Court of Appeals of Ohio, Twelfth District, Butler
CRIMINAL APPEAL FROM BUTLER COUNTY COURT OF COMMON PLEAS Case
Michael T. Gmoser, Butler County Prosecuting Attorney,
Michael Greer, Government Services Center, for
Repper-Pagan Law, Ltd., Christopher J. Pagan, for
1} Defendant-appellant, Marquis Hunter, appeals his
15-year prison sentence imposed by the Butler County Court of
Common Pleas following his guilty plea to involuntary
manslaughter with a firearm specification.
2} Appellant was indicted in April 2017 on one count
of murder with two firearm specifications (using a firearm
and discharging a firearm from a motor vehicle) and a repeat
violent offender specification, and one count of having
weapons while under disability. The charges stemmed from
allegations that on March 23, 2017, while sitting in a motor
vehicle, appellant killed Jaylen Kinney (the
"victim") by shooting him multiple times with a
firearm. On September 7, 2017, appellant pled guilty to one
count of involuntary manslaughter, a felony of the first
degree, with a discharging a firearm from a motor vehicle
3} On October 26, 2017, the trial court held a
sentencing hearing. A presentence investigation report
("PSI") ordered by the trial court indicated that
appellant witnessed the murder of his father when he was
eight years old, was subsequently in counseling from the ages
of eight to ten, and was primarily reared by his maternal
grandmother who was physically abusive to him. The PSI
further indicated that appellant was diagnosed with PTSD
while serving a prison term for a 2010 felonious assault
conviction but that he did not attend counseling.
4} At the sentencing hearing, defense counsel
submitted the report of Dr. Bobbie Hopes, a clinical forensic
psychologist, who had psychologically evaluated appellant at
the request of defense counsel. Dr. Hopes' report was
appellant's primary mitigation evidence and was admitted
into evidence as Exhibit A.
5} Based upon the report, defense counsel argued
that as a result of witnessing the murder of his father when
he was only eight years old, appellant suffers from PTSD.
Appellant's PTSD was exacerbated and he became
hypervigilant after he was shot in a bar by a friend of the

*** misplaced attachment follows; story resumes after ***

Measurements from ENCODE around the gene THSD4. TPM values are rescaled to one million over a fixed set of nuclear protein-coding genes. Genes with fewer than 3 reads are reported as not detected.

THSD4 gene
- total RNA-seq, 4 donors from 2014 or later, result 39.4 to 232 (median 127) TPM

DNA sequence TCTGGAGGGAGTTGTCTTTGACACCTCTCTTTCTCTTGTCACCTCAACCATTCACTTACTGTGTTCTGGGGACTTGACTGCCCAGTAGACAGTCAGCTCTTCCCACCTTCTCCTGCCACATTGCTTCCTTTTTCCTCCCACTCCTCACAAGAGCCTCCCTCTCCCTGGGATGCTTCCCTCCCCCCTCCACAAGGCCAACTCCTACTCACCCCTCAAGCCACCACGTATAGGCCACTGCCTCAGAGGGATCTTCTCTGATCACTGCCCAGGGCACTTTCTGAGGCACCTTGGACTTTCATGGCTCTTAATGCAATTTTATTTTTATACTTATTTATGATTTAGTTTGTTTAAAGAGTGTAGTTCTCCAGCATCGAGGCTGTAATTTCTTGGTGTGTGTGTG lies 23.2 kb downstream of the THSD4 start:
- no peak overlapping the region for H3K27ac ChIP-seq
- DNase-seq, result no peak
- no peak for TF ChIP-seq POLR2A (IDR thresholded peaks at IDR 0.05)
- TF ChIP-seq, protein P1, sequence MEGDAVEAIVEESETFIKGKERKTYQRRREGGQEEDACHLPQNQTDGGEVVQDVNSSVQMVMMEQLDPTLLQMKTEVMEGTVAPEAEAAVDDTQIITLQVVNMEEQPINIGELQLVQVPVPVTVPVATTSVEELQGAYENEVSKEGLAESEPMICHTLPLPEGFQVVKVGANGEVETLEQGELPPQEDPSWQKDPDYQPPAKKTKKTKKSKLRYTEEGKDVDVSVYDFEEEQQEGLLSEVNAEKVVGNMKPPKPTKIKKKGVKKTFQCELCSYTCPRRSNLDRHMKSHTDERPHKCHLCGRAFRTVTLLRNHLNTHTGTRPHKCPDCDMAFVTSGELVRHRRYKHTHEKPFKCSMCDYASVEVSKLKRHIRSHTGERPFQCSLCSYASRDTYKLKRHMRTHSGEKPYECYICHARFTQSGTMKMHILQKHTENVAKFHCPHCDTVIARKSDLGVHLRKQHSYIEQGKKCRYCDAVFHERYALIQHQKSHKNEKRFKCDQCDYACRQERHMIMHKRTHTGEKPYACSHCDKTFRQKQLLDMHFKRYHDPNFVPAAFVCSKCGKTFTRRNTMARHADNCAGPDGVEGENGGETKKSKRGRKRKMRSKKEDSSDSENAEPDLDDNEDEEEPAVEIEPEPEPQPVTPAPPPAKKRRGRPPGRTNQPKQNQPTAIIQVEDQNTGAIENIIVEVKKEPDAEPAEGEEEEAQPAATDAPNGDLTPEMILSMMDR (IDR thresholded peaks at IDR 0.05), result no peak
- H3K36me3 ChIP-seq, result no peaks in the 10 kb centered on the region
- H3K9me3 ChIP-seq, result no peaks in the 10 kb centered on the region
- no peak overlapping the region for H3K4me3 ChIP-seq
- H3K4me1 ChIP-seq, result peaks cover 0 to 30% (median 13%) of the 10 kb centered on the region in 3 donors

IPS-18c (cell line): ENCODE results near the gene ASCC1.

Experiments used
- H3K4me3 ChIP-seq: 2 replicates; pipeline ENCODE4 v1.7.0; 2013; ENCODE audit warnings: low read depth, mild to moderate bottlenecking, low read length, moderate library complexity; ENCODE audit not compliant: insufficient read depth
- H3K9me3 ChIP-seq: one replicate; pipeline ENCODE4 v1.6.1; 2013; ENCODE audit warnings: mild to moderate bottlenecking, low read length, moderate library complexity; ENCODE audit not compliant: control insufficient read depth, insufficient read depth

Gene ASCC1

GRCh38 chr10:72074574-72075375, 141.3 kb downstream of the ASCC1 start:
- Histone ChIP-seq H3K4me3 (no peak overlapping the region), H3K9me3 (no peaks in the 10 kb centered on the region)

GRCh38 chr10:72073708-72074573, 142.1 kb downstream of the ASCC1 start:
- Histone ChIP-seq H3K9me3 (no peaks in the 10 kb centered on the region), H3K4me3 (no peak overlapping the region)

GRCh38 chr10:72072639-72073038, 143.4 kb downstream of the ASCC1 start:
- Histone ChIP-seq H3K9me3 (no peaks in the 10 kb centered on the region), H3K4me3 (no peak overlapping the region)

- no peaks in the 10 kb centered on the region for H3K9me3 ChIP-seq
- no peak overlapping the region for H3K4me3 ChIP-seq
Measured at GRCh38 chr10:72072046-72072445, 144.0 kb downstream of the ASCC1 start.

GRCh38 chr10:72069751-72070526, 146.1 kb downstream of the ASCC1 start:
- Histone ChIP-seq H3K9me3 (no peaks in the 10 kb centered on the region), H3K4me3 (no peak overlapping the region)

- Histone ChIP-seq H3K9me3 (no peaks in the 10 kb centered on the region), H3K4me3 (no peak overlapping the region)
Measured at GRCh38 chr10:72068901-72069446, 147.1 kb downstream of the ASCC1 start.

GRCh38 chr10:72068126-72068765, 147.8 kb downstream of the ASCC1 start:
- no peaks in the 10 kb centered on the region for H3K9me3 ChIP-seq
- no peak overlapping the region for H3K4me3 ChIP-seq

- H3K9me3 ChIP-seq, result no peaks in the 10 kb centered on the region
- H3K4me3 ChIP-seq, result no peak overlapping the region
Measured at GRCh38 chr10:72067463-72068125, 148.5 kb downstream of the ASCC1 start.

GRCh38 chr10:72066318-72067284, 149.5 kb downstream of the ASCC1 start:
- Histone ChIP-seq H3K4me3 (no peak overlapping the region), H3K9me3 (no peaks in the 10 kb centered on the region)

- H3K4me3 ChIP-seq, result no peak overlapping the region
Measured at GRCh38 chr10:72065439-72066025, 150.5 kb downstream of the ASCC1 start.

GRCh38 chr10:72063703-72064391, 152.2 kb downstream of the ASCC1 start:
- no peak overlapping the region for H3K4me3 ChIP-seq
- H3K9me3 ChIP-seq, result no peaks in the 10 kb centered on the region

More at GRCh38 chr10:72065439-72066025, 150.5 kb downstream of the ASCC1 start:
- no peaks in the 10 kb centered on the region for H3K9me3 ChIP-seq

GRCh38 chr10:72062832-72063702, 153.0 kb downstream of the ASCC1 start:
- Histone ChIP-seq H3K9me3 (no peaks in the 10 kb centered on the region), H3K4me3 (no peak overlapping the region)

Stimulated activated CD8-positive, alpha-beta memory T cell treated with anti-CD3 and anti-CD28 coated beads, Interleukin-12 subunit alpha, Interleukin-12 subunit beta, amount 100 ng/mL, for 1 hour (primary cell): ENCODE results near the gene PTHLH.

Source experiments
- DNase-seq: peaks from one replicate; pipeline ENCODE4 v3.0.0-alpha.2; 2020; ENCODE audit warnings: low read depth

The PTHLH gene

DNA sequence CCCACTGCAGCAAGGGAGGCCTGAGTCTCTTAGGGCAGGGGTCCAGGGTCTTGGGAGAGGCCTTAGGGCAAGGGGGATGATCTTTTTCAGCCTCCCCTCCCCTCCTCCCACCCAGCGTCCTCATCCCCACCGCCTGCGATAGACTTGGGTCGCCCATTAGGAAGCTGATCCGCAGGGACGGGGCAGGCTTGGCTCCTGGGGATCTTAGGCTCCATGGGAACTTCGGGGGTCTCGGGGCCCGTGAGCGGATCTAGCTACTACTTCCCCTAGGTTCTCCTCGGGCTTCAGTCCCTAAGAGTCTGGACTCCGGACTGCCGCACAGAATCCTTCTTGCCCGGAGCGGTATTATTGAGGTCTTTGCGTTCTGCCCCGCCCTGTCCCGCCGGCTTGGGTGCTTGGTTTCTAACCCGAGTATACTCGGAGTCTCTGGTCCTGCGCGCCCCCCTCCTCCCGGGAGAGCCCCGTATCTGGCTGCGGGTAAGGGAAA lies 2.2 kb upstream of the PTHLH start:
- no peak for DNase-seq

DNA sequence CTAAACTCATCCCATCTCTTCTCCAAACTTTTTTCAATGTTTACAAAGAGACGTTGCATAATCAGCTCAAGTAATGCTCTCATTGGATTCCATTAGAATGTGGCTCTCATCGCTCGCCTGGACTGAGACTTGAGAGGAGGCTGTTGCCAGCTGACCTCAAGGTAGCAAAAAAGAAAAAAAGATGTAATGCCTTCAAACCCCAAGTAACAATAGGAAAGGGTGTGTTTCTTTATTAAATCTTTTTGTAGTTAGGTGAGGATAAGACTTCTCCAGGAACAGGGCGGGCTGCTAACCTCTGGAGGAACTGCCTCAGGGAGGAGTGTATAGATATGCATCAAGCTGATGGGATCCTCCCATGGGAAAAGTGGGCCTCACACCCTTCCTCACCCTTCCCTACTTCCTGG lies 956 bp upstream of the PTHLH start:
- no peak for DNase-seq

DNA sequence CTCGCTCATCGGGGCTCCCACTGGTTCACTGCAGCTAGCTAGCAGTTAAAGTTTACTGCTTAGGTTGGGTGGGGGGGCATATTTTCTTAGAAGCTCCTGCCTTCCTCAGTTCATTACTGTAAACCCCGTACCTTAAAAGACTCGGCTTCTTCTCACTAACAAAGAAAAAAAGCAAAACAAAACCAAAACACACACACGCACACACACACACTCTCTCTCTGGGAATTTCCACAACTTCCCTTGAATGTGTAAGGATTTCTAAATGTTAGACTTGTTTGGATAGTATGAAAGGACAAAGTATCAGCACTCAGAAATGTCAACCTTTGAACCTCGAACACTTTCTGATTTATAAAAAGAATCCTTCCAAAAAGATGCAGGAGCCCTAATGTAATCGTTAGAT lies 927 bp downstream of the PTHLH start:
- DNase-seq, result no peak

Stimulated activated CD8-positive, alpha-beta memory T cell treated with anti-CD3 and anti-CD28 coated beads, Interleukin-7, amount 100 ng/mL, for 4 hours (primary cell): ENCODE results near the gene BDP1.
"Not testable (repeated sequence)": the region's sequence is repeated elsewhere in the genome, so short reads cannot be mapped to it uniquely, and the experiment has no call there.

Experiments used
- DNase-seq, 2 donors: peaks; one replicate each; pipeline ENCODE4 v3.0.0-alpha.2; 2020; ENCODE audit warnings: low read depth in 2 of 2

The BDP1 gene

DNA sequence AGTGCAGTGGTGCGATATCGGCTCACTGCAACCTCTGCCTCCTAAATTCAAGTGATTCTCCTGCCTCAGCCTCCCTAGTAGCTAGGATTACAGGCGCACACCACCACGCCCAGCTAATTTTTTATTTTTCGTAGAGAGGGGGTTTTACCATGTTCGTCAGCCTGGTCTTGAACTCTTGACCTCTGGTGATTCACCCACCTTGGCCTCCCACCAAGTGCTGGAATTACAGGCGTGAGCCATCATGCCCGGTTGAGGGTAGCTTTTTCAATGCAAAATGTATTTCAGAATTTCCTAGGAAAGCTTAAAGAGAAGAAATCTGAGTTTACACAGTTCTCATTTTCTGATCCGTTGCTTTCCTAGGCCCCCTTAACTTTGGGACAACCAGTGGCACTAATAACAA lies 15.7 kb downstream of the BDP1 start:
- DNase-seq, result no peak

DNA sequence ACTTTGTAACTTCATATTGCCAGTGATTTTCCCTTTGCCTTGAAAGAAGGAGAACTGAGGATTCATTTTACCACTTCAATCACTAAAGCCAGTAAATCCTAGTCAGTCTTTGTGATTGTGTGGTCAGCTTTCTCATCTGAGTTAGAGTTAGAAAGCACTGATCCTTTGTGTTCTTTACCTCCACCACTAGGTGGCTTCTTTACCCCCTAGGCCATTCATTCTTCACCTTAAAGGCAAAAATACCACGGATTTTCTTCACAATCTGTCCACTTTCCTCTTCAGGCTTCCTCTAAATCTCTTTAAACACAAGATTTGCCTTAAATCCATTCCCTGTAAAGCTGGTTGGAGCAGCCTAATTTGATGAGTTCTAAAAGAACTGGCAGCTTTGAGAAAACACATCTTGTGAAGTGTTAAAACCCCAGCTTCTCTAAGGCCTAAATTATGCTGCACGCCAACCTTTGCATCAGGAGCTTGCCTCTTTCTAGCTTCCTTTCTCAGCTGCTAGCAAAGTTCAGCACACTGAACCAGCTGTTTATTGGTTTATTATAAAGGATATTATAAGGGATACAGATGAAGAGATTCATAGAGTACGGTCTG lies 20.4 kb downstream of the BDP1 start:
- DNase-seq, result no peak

victim in February 2017, several weeks before the homicide.
The victim was present when appellant was shot in the bar.
Fearing for his safety and that of his family, appellant
subsequently armed himself. On the night of the homicide,
appellant was in the backseat of a car, about to smoke
marijuana before going into a bar, when "out of
nowhere" the victim and the person who had shot
appellant approached appellant's car "in a menacing
way." Suffering from PTSD and greatly fearing for his
life and that of his friends, appellant shot multiple times,
ultimately killing the victim. Defense counsel admitted that
appellant was not sure whether the victim or the other man
had a firearm, nonetheless appellant "was scared to
death" and reacted accordingly. Defense counsel further
argued that appellant had a very unstable life growing up.
Based upon the foregoing, defense counsel argued that (1) the
victim induced the offense; (2) appellant acted under strong
provocation; (3) appellant acted under an imperfect but
sincere belief his actions were necessary for self-defense
and the defense of his friends; and (4) appellant's
killing of the victim was the product of PTSD.
6} In her report, Dr. Hopes expressed the opinion
that appellant had been afraid for his own safety and that of
his family ever since he had been shot in February 2017, and
that the shooting had greatly exacerbated his PTSD symptoms
which began after the murder of his father. Dr. Hopes further
opined that appellant was fearful, hypervigilant, and guarded
at the time of the homicide, and that whether his fears were
real or somewhat distorted by PTSD, appellant's fear
"was genuine and he believed he had to protect himself
from others whom he believed meant to harm him."
7} The state admitted that the victim approached
appellant's car on the night of the homicide but stated
"there might be some dispute" as to why the victim
did so. The state indicated there was no evidence that the
victim or his friends were armed that night. The state
observed that the victim was not the individual who shot
appellant in February 2017 but conceded that the victim was
with that individual when appellant was shot in the bar.
8} Upon considering this evidence and reviewing the
PSI and Dr. Hopes' report, the trial court sentenced
appellant to a mandatory ten-year prison term for the
involuntary manslaughter, with a mandatory and consecutive
5-year prison term for the accompanying firearm
specification, for an aggregate 15-year prison term.
9} Appellant now appeals, raising one assignment of
10} BY CLEAR-AND-CONVINCING EVIDENCE, THE SENTENCING
RECORD FAILS TO ...